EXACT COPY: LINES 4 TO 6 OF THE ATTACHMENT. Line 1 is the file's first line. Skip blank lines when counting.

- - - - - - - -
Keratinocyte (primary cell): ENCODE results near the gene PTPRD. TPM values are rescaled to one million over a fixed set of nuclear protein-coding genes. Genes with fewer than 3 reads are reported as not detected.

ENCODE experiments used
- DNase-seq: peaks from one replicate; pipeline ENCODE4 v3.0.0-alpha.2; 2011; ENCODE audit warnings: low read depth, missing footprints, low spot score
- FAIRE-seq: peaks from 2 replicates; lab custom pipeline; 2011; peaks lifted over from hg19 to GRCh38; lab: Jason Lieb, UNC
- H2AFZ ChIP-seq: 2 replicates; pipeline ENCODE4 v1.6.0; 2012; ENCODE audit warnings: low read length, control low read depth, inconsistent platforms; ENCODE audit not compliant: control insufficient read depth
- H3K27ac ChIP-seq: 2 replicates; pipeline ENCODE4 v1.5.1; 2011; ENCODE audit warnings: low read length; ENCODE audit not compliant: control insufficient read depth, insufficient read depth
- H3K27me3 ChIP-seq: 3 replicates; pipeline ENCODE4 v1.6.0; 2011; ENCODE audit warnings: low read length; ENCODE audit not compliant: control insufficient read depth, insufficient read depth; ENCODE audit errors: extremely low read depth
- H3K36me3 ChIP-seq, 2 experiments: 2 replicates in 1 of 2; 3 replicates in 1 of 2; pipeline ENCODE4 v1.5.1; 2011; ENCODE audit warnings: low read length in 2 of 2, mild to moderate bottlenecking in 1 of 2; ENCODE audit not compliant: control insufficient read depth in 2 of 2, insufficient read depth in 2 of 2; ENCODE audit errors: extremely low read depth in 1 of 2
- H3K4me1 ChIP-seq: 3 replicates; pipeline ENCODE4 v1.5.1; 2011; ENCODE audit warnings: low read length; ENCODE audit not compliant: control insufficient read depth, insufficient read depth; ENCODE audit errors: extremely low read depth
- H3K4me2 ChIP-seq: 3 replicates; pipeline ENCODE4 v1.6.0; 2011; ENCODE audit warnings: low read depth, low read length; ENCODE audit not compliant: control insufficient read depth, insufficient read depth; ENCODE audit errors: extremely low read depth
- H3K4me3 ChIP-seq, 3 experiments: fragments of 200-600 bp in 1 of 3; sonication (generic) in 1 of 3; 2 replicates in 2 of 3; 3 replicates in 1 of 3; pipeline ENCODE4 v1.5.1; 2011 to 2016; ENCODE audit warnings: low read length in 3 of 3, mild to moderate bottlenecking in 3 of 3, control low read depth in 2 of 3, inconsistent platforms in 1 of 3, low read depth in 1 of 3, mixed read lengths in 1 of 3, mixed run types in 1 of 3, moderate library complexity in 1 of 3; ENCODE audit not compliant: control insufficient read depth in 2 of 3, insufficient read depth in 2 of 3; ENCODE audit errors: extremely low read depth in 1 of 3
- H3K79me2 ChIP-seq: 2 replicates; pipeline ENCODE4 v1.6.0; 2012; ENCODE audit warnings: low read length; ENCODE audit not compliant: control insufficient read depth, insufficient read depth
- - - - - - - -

- FAIRE-seq: peaks from 2 replicates; lab custom pipeline; 2011; peaks lifted over from hg19 to GRCh38; lab: Jason Lieb, UNC
- H2AFZ ChIP-seq: 2 replicates; pipeline ENCODE4 v1.6.0; 2012; ENCODE audit warnings: low read length, control low read depth, inconsistent platforms; ENCODE audit not compliant: control insufficient read depth
- H3K27ac ChIP-seq: 2 replicates; pipeline ENCODE4 v1.5.1; 2011; ENCODE audit warnings: low read length; ENCODE audit not compliant: control insufficient read depth, insufficient read depth